For woodworkers needing long-term protection, this silicone respirator offers comfortable protection.  The design features a valve cover that directs exhaled breath and moisture downward to prevent glasses from fogging up. It uses adjustable straps for a firm fit, and the 65003QL offers a variety of replaceable filters depending on the working environment.

  3. BASE CAMP M Cross Dust Face Mask

    BASE CAMP M Cross Dust Face Mask

    The Base Camp M is a nylon dust mask that is reusable. It features two quick-release adjustable straps and has two replaceable filters consisting of six layers. The adjustable nozzles direct breath away from your glasses. The mask is lightweight, breathable, and washable. It’s a comfortable mask if you must wear one for hours.

9 Commonly Asked Questions About Dust Masks

If you need to purchase a sanding mask or reusable dust mask, here is some information that may help you find the right one for your needs. 

  1. What’s the difference between a respirator and a dust mask?

    When it comes to a dust mask vs. respirator, a respirator is just a more efficient version of the simple dust mask. It filters out smaller particles, and it seals better around your mouth and nose. Typically, they will have a certification for the type and amount of particles they can filter.

  2. What is the difference between an N95 mask and a dust mask?

    A quality respirator is reusable or comes with replaceable filters. It will have an official NIOSH-approved rating (the National Institute for Occupational Safety and Health) that consists of the following letters and numbers.

    • N means Not oil-proof
    • R means Oil resistant (for up to 8 hours)
    • P means Oil-proof (works beyond 8 hours)

    And...

    • 95 - Removes 95% of all particles that are at least 0.3 microns in diameter
    • 99 - Removes 99% of particles that are at least 0.3 microns in diameter
    • 100 - Removes 99.97% of all particles that are 0.3 microns in diameter or larger.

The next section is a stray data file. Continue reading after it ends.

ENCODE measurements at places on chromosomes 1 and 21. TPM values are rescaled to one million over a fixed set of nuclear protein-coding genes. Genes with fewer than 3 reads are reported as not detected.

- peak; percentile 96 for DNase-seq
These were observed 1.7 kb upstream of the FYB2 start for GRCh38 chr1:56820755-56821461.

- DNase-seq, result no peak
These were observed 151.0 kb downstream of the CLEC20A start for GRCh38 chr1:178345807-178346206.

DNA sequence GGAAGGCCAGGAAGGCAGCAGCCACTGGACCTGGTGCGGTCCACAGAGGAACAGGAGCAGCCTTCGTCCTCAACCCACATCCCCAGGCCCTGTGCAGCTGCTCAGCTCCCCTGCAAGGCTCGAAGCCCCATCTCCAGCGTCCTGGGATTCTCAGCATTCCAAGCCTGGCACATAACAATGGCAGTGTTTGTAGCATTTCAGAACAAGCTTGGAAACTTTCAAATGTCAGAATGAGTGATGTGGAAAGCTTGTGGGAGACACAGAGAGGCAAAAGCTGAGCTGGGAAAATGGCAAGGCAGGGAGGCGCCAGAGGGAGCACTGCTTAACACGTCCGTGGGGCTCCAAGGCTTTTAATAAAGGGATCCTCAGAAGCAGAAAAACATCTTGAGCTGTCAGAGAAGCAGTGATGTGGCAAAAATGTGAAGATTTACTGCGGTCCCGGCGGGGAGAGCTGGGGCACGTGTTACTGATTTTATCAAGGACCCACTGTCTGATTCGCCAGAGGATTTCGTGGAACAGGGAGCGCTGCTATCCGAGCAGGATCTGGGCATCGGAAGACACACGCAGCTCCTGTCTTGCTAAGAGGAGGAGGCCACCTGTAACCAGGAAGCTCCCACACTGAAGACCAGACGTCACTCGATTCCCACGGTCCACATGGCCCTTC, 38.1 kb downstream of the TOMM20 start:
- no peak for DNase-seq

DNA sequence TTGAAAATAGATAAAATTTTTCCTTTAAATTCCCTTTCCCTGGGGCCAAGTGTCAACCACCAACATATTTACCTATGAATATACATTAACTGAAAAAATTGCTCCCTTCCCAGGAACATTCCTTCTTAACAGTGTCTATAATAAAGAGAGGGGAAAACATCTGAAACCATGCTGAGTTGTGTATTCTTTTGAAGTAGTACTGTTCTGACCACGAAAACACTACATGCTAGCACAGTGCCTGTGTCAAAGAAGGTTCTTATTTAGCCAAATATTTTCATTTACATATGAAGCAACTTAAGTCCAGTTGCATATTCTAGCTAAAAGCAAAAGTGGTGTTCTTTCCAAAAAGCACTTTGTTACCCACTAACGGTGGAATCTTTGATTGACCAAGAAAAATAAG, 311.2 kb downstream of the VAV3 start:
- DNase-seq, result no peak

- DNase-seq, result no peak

The little white dust mask with a single thin elastic strap will not seal your nose or mouth properly. The best respirator for woodworking will have at least two elastic or adjustable straps to hold the mask firmly in place.

  3. What materials do manufacturers use for dust masks?

    Typically, disposable dust masks are a mixture of paper and synthetic plastic fibers. 

    The filter parts of reusable masks often use durable synthetic materials that are lightweight and easy to clean. However, some reusable dust masks use a fabric that users can hand wash. 

  4. Is a respirator better than a mask?

    Respirators are better than a plain dust mask. They fit better, preventing leaks around the mouth and nose. They also filter out smaller particles. 

  5. Does a surgical mask qualify as a respirator?

    The FDA states, “Surgical masks are not respiratory protective devices like respirators.” The reason is surgical masks do not seal well. They are there to contain larger droplets of moisture from your breath.

  6. How do you make a homemade dust mask?

    Two researchers from Northwest University did a study on how to build a mask at home that’s as effective as an N95 mask. While the study aimed at preventing COVID-19 virus transmission, the DIY masks work well for filtering ordinary wood dust.

    The technique uses two layers of terry cloth or four layers of Kona cotton (a quilting material) or a combination of both. To see one man’s take on a DIY dust mask, watch “How to Make the Best Face Mask, No Sewing.”

     

     

  7. How long can you use a disposable dust mask?

    NIOSH recommends replacing a disposable dust mask when:

    • The mask is dirty or left to sit in the work area to gather more dust
    • You notice that it’s harder to breathe due to clogging

    It’s a good practice not to wear a disposable dust mask for more than 8 hours of continuous or intermittent use.

    Also, don’t share dust masks, even if they look clean.

  8. How much does a full-face respirator cost?

    You can find full-face respirators online ranging in price from $60 to $190. Typically, you will need to buy replacement filters that attach to the mask, with most masks requiring two.

  9. Can you wear a dust mask with a beard?

    Is there a dust mask for beards? If you have a beard, you can wear a dust mask at home. However, if you are an employee in a “respirator-required” work environment, you can’t. OSHA considers a beard to be anything over a two-day growth. The hair will prevent a proper seal around the mask, and the employer could get fined. 

    For home use or less regulated environments, use a half or full-face dust mask that you can tighten and compress the hairs to offer some particle filtration around the sides.

    This video, “How to wear a mask if you have a beard,” demonstrates a neat way to protect your lungs and your beard from wood dust.